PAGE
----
A second shift will also be added.

General Motors announced today a slathering of new jobs and a second shift for the Chevrolet Corvette assembly plant in Bowling Green, Kentucky. Specifically, over 400 new jobs will come to the Corvette’s manufacturing location, all in support of the new C8 mid-engined Corvette supercar.

"The Corvette’s iconic status owes so much to the men and women of Bowling Green, where it has been built exclusively for almost 40 years,” said GM CEO Mary Barra. "This is the workforce that can deliver a next-generation Corvette worthy of both its historic past and an equally exciting future, and today’s announcement gets us one step closer to its reveal on July 18.”

The news comes during the annual Corvette Bash, a kick-off event held in and around the National Corvette Museum in Bowling Green. The information isn’t exactly a surprise – the plant in question was closed for a stretch back in 2017 for updates, and though official information on the C8 Corvette has been virtually non-existent, GM finally acknowledged the car's existence a couple of weeks ago in New York City. 

Gallery: 2020 C8 Chevrolet Corvette Announcement

Though not part of the official press release from GM, rumors suggest that engine production for the new Corvette model could also come to Bowling Green. GM Authority reported earlier today that the C8's base engine – currently believed to be the familiar 6.2-liter V8 used in the current Corvette – could be moved to the plant from its present manufacturing location in Spring Hill, Tennessee.

The Bowling Green facility has seen some rather significant upgrades in recent years, including changes to the body shop, paint shop, and the automaker's Performance Build Center. Cadillac's new Blackwing twin-turbo V8 – a version of which has been rumored to appear in a future C8 Corvette model – is already built at the facility. Cadillac, however, has said the engine will be available solely for its lineup.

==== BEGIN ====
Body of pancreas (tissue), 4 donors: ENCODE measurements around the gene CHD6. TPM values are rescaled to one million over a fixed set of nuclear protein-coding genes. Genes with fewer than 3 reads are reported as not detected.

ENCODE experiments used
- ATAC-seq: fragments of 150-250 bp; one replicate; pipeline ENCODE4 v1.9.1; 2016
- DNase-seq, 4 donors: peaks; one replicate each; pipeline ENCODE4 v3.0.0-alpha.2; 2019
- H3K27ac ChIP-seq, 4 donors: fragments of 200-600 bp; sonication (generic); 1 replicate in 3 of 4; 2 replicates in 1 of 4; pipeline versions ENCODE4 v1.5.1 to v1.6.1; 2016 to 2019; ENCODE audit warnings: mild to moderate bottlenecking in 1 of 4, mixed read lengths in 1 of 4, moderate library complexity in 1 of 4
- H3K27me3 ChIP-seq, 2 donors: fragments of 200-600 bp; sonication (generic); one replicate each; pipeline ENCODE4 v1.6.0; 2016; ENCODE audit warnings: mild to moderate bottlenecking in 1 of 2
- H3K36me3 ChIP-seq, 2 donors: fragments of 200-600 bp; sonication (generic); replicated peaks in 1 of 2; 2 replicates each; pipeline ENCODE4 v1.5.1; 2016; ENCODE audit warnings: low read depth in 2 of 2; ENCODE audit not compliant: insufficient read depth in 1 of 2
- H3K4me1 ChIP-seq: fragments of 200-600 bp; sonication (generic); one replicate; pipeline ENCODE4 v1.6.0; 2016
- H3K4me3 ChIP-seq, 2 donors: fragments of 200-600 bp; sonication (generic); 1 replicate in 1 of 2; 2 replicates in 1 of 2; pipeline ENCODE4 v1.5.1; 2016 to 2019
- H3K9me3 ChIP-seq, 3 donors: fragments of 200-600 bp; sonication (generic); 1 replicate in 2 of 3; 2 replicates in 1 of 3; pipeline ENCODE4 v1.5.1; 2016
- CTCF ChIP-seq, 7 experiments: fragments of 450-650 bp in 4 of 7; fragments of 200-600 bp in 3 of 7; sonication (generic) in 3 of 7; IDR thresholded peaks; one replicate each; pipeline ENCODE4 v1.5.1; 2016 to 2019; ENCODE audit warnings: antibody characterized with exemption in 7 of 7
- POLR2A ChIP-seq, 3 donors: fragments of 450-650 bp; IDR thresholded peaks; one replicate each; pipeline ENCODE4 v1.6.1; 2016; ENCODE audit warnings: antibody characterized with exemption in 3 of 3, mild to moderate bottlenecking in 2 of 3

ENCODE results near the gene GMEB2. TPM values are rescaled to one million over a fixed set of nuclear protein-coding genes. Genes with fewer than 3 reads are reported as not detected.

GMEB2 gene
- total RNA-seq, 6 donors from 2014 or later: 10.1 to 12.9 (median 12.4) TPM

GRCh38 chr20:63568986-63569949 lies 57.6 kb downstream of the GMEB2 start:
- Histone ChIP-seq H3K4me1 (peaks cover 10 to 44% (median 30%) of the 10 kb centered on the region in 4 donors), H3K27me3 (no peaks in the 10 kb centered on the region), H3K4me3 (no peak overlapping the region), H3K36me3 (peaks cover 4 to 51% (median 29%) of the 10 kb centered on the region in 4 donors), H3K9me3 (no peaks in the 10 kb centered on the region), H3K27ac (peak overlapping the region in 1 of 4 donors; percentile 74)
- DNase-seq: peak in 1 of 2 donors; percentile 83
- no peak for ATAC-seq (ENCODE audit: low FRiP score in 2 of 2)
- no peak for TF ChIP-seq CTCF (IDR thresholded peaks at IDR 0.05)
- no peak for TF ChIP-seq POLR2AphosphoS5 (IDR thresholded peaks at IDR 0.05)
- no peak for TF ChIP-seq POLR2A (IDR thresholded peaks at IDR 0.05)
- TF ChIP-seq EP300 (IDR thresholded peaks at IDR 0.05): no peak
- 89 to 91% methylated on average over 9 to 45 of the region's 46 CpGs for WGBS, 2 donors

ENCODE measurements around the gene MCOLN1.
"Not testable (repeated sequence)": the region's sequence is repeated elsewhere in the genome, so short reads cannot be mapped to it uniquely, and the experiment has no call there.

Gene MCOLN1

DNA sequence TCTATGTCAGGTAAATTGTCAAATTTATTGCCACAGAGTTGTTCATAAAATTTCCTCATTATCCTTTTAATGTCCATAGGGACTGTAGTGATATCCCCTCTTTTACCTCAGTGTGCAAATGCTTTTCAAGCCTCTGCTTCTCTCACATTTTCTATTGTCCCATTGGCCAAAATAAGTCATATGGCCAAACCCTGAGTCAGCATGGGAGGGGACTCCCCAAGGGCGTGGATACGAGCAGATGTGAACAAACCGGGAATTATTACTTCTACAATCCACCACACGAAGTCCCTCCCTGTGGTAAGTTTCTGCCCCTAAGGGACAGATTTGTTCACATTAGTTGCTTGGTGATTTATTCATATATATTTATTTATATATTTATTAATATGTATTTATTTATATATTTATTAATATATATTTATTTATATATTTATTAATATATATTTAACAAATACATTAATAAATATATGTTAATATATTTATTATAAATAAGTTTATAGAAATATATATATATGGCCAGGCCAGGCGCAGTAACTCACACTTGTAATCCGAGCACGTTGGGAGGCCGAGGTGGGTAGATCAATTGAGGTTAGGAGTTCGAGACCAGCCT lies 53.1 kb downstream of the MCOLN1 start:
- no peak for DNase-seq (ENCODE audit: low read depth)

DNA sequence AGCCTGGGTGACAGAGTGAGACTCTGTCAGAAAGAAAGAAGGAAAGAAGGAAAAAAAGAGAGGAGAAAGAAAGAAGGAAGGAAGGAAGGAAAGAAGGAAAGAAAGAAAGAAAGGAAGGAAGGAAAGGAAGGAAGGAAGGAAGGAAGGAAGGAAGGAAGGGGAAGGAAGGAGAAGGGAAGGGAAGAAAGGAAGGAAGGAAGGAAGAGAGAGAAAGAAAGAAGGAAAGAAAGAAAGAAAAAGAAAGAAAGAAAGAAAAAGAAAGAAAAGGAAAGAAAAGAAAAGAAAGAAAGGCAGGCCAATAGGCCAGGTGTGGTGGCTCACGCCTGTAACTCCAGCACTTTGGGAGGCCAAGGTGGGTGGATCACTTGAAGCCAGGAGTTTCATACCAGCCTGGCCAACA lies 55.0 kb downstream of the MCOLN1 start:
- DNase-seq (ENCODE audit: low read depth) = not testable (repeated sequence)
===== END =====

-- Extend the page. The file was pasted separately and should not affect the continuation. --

The next-generation C8 Corvette will be revealed on July 18. A location for the event has not been released.

Source: General Motors, GM Authority

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GM to Add Second Shift and More Than 400 Hourly Jobs at Bowling Green (Ky.) Assembly Plant

 

Since 2011, GM has invested more than $900 million in Bowling Green

GM to Add Second Shift and More Than 400 Hourly Jobs at Bowling Green (Ky.) Assembly Plant

Since 2011, GM has invested more than $900 million in Bowling Green

2019-04-25


 

Bowling Green, Ky. — General Motors is adding a second shift and more than 400 hourly jobs at its Bowling Green (Kentucky) Assembly plant to support production of the Next Generation Corvette, which will be revealed on July 18, 2019.

The addition of the second shift will increase the plant’s workforce to more than 1,300.

“The Corvette’s iconic status owes so much to the men and women of Bowling Green, where it has been built exclusively for almost 40 years,” said GM Chairman and CEO Mary Barra. “This is the workforce that can deliver a next generation Corvette worthy of both its historic past and an equally exciting future, and today’s announcement gets us one step closer to its reveal on July 18.”

Since 2011, GM has invested more than $900 million into Bowling Green. This includes investments towards a new body shop, increased engine capacity, new paint shop, a new Performance Build Center, and additional plant upgrades.

Bowling Green Assembly has produced more than one million Corvettes since it opened in 1981. The plant has the largest solar array of any automaker in Kentucky, and its annual economic impact includes more than $76 million in state wages and $15 million in income tax. 

Known around the world as America’s sports car, the first-generation Corvette was introduced as a 1953 model year. Originally designed as a show car for the 1953 Motorama display at the New York Auto Show, it generated enough interest to go into production.

The seventh and most current generation Corvette was revealed in January 2013 at the North American International Auto Show in Detroit and was the first to bring back the Stingray nameplate since 1976. The final production seventh generation Corvette will be auctioned off this summer with proceeds benefitting the Stephen Siller Tunnel to Towers Foundation.